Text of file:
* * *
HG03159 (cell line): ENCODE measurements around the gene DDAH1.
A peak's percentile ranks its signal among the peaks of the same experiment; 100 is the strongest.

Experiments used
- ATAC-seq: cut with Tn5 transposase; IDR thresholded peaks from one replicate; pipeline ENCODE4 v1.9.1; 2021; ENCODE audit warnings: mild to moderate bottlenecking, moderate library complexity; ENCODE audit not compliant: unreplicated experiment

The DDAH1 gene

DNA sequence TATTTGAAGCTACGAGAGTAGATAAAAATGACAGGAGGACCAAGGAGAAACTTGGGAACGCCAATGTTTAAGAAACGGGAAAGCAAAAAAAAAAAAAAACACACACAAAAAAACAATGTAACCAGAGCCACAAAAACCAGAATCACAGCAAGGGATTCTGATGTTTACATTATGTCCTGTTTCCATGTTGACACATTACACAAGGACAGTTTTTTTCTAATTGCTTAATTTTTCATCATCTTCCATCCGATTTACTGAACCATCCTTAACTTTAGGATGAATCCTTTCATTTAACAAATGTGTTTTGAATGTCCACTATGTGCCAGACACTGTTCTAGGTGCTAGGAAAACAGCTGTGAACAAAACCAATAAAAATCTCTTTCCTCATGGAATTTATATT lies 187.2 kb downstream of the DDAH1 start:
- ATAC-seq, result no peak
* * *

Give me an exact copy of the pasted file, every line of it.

HG03159 (cell line): ENCODE measurements around the gene DDAH1.
A peak's percentile ranks its signal among the peaks of the same experiment; 100 is the strongest.

Experiments used
- ATAC-seq: cut with Tn5 transposase; IDR thresholded peaks from one replicate; pipeline ENCODE4 v1.9.1; 2021; ENCODE audit warnings: mild to moderate bottlenecking, moderate library complexity; ENCODE audit not compliant: unreplicated experiment

The DDAH1 gene

DNA sequence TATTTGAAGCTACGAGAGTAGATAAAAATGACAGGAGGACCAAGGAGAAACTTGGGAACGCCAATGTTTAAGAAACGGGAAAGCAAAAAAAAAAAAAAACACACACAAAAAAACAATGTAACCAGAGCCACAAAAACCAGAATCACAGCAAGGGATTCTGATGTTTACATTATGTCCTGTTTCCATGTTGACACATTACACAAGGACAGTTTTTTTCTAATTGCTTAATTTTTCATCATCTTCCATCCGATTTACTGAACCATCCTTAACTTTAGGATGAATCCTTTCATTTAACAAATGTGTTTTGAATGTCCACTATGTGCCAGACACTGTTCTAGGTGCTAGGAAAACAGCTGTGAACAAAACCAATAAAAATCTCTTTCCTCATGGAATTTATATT lies 187.2 kb downstream of the DDAH1 start:
- ATAC-seq, result no peak